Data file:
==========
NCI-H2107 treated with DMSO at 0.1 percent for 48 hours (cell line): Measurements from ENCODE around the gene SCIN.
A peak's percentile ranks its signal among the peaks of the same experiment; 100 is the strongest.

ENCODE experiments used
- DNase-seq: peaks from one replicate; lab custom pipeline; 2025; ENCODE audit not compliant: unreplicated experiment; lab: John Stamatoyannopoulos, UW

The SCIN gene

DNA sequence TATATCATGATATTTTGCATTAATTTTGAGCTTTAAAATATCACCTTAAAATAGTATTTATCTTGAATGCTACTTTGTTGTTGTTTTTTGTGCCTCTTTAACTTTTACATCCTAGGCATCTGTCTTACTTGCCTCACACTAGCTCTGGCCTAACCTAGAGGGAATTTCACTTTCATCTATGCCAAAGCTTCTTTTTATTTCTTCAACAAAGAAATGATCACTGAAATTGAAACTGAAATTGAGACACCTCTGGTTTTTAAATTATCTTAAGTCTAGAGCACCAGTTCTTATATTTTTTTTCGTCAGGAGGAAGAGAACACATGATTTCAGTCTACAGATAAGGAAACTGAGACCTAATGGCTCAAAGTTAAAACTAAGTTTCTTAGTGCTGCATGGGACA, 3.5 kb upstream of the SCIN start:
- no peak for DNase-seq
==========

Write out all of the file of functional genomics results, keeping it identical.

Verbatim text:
NCI-H2107 treated with DMSO at 0.1 percent for 48 hours (cell line): Measurements from ENCODE around the gene SCIN.
A peak's percentile ranks its signal among the peaks of the same experiment; 100 is the strongest.

ENCODE experiments used
- DNase-seq: peaks from one replicate; lab custom pipeline; 2025; ENCODE audit not compliant: unreplicated experiment; lab: John Stamatoyannopoulos, UW

The SCIN gene

DNA sequence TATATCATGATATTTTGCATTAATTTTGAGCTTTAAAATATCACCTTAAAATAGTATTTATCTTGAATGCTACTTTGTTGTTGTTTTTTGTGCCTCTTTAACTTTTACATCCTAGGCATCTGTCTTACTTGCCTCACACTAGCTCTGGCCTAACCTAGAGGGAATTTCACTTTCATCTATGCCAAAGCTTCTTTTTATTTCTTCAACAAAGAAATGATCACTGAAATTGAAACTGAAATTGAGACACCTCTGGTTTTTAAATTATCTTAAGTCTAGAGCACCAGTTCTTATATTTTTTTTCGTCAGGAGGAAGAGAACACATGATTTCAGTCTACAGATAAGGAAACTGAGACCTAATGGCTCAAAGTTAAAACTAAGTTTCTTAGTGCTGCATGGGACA, 3.5 kb upstream of the SCIN start:
- no peak for DNase-seq